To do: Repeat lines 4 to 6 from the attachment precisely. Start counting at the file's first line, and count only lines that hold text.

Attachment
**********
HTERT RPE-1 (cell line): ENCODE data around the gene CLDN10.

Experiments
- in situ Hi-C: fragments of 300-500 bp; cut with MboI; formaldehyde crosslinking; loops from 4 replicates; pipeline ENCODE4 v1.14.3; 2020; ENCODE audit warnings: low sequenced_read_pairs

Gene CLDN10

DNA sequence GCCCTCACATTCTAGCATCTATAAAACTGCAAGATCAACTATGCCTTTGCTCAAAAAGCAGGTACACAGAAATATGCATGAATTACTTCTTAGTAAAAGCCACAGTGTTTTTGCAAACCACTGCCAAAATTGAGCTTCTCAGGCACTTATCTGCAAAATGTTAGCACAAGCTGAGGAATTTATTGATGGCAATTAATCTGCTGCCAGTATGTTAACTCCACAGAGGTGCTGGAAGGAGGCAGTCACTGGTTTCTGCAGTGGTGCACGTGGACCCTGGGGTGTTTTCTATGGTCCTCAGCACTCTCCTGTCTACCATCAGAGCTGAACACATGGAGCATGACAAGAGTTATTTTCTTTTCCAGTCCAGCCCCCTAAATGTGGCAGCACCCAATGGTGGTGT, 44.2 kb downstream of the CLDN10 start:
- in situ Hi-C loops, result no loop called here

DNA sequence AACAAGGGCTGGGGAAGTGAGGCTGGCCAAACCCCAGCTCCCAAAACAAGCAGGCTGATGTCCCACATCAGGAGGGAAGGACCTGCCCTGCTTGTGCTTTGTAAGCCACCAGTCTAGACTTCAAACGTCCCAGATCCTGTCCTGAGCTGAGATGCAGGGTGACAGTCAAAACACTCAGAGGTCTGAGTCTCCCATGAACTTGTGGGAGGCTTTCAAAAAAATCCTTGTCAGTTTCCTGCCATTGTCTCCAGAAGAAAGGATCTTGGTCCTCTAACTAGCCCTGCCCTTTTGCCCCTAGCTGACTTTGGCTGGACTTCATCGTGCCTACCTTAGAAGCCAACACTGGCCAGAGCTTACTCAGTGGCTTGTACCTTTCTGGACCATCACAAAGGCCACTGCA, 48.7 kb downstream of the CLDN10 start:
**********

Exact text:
Gene CLDN10

DNA sequence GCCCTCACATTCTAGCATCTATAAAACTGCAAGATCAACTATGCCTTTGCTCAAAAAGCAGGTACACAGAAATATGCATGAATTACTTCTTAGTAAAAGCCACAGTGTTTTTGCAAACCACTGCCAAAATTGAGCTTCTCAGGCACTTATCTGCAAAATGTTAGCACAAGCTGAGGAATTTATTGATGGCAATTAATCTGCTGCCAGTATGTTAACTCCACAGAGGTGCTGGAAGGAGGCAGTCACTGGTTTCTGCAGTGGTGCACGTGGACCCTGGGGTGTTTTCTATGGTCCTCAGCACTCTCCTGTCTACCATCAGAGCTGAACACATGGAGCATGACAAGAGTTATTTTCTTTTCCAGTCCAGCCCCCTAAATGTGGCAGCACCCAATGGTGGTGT, 44.2 kb downstream of the CLDN10 start:
- in situ Hi-C loops, result no loop called here